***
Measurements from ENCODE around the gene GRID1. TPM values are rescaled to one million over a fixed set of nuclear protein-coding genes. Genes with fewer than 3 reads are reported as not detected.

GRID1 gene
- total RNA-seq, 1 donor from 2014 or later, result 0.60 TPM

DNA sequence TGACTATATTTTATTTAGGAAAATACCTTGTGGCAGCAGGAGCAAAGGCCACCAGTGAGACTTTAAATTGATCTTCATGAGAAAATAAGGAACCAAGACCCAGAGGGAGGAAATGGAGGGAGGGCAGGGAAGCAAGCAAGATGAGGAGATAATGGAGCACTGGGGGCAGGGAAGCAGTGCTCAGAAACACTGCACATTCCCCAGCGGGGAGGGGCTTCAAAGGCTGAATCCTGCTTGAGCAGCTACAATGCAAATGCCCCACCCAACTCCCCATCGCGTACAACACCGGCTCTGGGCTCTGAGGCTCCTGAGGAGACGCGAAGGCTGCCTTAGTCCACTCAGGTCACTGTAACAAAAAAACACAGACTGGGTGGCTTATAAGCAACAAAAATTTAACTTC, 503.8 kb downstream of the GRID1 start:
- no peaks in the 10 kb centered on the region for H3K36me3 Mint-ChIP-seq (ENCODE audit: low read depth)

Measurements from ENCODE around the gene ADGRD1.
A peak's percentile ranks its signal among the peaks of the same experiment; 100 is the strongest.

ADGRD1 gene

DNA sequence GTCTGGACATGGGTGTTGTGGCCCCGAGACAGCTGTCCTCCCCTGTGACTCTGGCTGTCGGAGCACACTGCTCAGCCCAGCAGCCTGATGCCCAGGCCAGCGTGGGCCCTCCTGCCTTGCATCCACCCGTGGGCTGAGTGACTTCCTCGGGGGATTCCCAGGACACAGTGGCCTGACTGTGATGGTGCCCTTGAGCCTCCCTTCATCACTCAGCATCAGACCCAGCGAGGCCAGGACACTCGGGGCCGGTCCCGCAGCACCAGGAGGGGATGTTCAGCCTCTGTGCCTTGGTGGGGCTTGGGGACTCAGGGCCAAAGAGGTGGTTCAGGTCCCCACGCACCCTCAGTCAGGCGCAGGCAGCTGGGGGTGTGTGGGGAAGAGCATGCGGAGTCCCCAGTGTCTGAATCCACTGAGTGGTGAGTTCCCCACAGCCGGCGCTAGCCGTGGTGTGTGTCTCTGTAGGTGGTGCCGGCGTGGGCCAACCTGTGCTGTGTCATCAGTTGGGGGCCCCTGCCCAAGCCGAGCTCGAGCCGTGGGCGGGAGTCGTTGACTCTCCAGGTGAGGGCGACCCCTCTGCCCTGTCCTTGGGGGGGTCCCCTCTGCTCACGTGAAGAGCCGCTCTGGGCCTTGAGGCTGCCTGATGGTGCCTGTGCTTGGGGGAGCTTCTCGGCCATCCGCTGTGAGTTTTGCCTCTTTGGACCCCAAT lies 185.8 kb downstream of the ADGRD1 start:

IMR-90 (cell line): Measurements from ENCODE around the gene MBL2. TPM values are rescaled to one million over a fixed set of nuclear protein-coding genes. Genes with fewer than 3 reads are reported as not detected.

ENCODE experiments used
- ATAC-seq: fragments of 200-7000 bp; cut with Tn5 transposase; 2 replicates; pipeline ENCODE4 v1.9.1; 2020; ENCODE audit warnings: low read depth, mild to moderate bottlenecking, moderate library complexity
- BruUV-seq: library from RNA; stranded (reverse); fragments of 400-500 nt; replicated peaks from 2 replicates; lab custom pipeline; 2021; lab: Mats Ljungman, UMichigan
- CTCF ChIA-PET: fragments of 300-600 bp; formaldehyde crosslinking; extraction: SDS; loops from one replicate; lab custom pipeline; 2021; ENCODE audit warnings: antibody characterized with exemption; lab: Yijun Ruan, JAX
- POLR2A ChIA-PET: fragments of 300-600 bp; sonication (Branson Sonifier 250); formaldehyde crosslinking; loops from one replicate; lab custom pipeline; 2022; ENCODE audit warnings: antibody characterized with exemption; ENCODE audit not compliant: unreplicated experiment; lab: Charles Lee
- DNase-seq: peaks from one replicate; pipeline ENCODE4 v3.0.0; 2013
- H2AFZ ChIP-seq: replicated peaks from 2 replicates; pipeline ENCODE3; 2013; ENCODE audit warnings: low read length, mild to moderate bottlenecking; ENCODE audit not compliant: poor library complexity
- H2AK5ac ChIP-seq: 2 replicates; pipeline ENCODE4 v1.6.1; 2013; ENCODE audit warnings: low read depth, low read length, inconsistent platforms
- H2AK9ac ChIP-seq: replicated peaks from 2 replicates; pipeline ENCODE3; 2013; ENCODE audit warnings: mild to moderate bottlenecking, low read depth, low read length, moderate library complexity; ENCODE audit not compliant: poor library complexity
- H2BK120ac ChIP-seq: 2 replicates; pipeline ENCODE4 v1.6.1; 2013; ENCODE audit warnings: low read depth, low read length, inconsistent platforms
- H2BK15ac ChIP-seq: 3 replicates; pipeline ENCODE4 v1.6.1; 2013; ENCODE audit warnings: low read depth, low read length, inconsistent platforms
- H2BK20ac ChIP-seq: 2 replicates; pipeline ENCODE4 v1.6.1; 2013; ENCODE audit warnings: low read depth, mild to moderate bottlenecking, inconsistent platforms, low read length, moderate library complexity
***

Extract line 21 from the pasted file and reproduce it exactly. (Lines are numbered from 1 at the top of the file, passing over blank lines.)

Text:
- H2BK15ac ChIP-seq: 3 replicates; pipeline ENCODE4 v1.6.1; 2013; ENCODE audit warnings: low read depth, low read length, inconsistent platforms